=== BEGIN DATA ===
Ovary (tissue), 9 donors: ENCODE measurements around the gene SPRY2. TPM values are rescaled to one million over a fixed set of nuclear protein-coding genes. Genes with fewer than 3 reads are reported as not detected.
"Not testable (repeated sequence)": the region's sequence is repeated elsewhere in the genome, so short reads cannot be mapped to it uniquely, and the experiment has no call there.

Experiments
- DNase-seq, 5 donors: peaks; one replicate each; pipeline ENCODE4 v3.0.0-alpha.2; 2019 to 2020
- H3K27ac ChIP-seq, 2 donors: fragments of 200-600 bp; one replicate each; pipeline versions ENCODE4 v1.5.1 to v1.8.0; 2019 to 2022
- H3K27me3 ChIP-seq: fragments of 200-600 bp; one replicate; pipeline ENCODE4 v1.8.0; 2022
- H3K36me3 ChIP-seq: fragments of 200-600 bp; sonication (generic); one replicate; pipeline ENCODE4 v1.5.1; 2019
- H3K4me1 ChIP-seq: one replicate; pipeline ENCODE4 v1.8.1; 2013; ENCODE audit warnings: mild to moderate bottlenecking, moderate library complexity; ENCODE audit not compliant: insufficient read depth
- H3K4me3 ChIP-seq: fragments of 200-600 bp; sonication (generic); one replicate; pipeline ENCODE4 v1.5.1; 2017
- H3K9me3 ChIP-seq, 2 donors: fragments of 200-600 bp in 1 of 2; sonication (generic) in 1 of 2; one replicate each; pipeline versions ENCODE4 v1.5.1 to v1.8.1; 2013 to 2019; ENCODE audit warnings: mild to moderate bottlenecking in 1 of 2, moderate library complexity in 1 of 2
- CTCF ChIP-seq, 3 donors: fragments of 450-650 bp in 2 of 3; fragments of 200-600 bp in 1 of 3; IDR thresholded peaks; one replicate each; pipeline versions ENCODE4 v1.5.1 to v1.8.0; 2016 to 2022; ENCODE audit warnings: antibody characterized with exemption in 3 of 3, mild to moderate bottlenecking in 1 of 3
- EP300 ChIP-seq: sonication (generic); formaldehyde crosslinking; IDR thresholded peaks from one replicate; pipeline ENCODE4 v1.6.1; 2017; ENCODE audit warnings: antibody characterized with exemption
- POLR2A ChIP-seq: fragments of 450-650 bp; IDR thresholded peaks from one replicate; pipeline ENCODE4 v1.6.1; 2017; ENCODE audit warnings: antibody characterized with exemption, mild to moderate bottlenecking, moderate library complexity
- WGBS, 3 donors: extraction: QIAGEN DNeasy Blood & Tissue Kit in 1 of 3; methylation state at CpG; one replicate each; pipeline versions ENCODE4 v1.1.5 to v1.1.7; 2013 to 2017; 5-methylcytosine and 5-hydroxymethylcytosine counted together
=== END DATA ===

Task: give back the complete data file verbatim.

Ovary (tissue), 9 donors: ENCODE measurements around the gene SPRY2. TPM values are rescaled to one million over a fixed set of nuclear protein-coding genes. Genes with fewer than 3 reads are reported as not detected.
"Not testable (repeated sequence)": the region's sequence is repeated elsewhere in the genome, so short reads cannot be mapped to it uniquely, and the experiment has no call there.

Experiments
- DNase-seq, 5 donors: peaks; one replicate each; pipeline ENCODE4 v3.0.0-alpha.2; 2019 to 2020
- H3K27ac ChIP-seq, 2 donors: fragments of 200-600 bp; one replicate each; pipeline versions ENCODE4 v1.5.1 to v1.8.0; 2019 to 2022
- H3K27me3 ChIP-seq: fragments of 200-600 bp; one replicate; pipeline ENCODE4 v1.8.0; 2022
- H3K36me3 ChIP-seq: fragments of 200-600 bp; sonication (generic); one replicate; pipeline ENCODE4 v1.5.1; 2019
- H3K4me1 ChIP-seq: one replicate; pipeline ENCODE4 v1.8.1; 2013; ENCODE audit warnings: mild to moderate bottlenecking, moderate library complexity; ENCODE audit not compliant: insufficient read depth
- H3K4me3 ChIP-seq: fragments of 200-600 bp; sonication (generic); one replicate; pipeline ENCODE4 v1.5.1; 2017
- H3K9me3 ChIP-seq, 2 donors: fragments of 200-600 bp in 1 of 2; sonication (generic) in 1 of 2; one replicate each; pipeline versions ENCODE4 v1.5.1 to v1.8.1; 2013 to 2019; ENCODE audit warnings: mild to moderate bottlenecking in 1 of 2, moderate library complexity in 1 of 2
- CTCF ChIP-seq, 3 donors: fragments of 450-650 bp in 2 of 3; fragments of 200-600 bp in 1 of 3; IDR thresholded peaks; one replicate each; pipeline versions ENCODE4 v1.5.1 to v1.8.0; 2016 to 2022; ENCODE audit warnings: antibody characterized with exemption in 3 of 3, mild to moderate bottlenecking in 1 of 3
- EP300 ChIP-seq: sonication (generic); formaldehyde crosslinking; IDR thresholded peaks from one replicate; pipeline ENCODE4 v1.6.1; 2017; ENCODE audit warnings: antibody characterized with exemption
- POLR2A ChIP-seq: fragments of 450-650 bp; IDR thresholded peaks from one replicate; pipeline ENCODE4 v1.6.1; 2017; ENCODE audit warnings: antibody characterized with exemption, mild to moderate bottlenecking, moderate library complexity
- WGBS, 3 donors: extraction: QIAGEN DNeasy Blood & Tissue Kit in 1 of 3; methylation state at CpG; one replicate each; pipeline versions ENCODE4 v1.1.5 to v1.1.7; 2013 to 2017; 5-methylcytosine and 5-hydroxymethylcytosine counted together